Wildlife Ecology Master of Science

Students in Dr. Deb Delaney’s ENWC426 Aquatic Entomology class travel to White Clay Creek State Park to collect samples of aquatic bugs.

Program overview

The department offers programs leading to the Master of Science (M.S.) in Wildlife Ecology. Graduate students in these fields couple a focus on insects or vertebrates with a broad knowledge of other related fields of biology, especially ecology. The M.S. degree programs prepare students for pursuit of the PhD. While it is possible to go directly to the Ph.D. program, the Department Faculty prefers that students complete the MS degree before being admitted or reclassified into the doctoral degree program in Entomology and Wildlife Ecology.

Students complete coursework in all aspects of wildlife ecology, conservation, physiology, taxonomy, policy, and human dimensions of wildlife. Students also conduct an intensive field research project (usually two to three field seasons) under the tutelage of a faculty member, which they use as their thesis.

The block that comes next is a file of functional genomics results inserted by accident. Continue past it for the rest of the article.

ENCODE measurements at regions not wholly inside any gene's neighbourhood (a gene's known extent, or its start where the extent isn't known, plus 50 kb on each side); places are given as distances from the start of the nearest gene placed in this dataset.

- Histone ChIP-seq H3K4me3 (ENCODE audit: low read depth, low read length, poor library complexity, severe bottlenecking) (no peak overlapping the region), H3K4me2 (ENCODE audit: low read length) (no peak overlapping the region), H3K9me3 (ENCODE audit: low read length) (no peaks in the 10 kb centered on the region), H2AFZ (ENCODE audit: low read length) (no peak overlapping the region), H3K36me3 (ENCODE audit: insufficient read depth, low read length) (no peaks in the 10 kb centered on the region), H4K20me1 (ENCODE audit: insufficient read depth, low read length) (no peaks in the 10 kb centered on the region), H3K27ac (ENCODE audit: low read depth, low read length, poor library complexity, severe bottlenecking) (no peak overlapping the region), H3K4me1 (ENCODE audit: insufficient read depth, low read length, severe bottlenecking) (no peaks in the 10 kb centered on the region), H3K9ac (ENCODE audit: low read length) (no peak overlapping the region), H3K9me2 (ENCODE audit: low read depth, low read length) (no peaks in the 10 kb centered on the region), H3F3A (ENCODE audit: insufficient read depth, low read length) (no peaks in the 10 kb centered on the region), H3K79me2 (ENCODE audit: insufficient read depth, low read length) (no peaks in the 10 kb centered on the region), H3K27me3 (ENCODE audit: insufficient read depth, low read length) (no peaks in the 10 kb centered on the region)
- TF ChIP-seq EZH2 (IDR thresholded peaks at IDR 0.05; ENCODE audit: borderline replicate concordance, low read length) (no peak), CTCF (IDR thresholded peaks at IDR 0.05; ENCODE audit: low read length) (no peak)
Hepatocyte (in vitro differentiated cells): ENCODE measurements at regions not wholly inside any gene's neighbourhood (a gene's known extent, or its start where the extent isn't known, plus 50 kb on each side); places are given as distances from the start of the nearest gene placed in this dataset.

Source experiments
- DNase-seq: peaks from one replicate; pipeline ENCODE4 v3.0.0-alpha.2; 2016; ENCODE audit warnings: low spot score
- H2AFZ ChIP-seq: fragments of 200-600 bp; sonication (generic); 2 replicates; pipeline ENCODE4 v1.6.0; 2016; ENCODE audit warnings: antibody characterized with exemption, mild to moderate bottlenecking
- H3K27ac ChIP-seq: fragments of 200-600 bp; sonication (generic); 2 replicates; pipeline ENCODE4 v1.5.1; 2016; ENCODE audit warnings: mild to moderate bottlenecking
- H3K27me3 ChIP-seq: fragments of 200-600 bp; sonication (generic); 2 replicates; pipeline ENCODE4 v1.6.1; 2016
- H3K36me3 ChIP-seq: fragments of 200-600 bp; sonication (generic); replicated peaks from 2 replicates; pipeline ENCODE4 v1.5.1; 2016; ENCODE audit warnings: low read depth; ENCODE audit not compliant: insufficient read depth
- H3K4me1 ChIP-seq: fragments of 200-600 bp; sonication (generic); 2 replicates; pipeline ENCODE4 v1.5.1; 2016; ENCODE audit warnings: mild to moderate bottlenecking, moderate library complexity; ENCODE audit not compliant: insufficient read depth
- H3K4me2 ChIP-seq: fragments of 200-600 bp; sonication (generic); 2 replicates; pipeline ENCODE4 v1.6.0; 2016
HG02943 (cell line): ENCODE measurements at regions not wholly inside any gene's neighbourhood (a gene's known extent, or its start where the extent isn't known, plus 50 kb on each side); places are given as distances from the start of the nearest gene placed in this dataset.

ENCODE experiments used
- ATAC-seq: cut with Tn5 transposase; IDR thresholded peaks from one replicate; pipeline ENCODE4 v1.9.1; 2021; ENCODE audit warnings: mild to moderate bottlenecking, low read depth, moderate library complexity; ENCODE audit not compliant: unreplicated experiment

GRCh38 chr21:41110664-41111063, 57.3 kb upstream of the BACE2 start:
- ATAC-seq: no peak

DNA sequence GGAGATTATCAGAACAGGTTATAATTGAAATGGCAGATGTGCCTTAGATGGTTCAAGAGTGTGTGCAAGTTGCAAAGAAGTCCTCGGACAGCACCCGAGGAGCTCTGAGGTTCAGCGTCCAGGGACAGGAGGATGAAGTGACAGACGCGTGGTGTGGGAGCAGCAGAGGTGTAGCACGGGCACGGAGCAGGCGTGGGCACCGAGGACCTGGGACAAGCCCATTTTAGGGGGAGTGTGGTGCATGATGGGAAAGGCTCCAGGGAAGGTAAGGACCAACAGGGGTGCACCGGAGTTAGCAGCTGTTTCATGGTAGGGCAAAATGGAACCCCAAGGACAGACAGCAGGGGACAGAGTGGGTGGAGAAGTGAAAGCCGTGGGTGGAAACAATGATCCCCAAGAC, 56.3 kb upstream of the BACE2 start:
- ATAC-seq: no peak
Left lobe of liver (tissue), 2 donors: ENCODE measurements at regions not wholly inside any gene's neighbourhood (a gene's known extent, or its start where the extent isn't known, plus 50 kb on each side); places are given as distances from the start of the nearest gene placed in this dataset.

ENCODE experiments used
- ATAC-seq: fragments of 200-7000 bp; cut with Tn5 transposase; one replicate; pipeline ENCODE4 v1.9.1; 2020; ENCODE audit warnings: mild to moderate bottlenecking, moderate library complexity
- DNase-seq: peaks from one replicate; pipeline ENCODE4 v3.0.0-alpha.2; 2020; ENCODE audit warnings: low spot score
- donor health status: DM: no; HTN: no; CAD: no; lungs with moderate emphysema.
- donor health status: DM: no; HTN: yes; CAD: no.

Graduates are prepared to enter the workforce as wildlife biologists for state and federal agencies. Most of our M.S. students find employment in their field of interest.


Our wildlife graduate research programs are diverse, ranging from aero ecology, waterfowl biology, tidal marsh ecology, forest fragmentation, ecological monitoring, and large mammal conservation and management, just to name a few. We provide strong support for our students and integrate their research into state, federal, and international agencies and non-government organizations (NGO’s). We are uniquely situated on an urban-rural gradient with research being conducted in human-dominated landscapes, agricultural landscapes, forested landscapes, and tidal marsh ecosystems.

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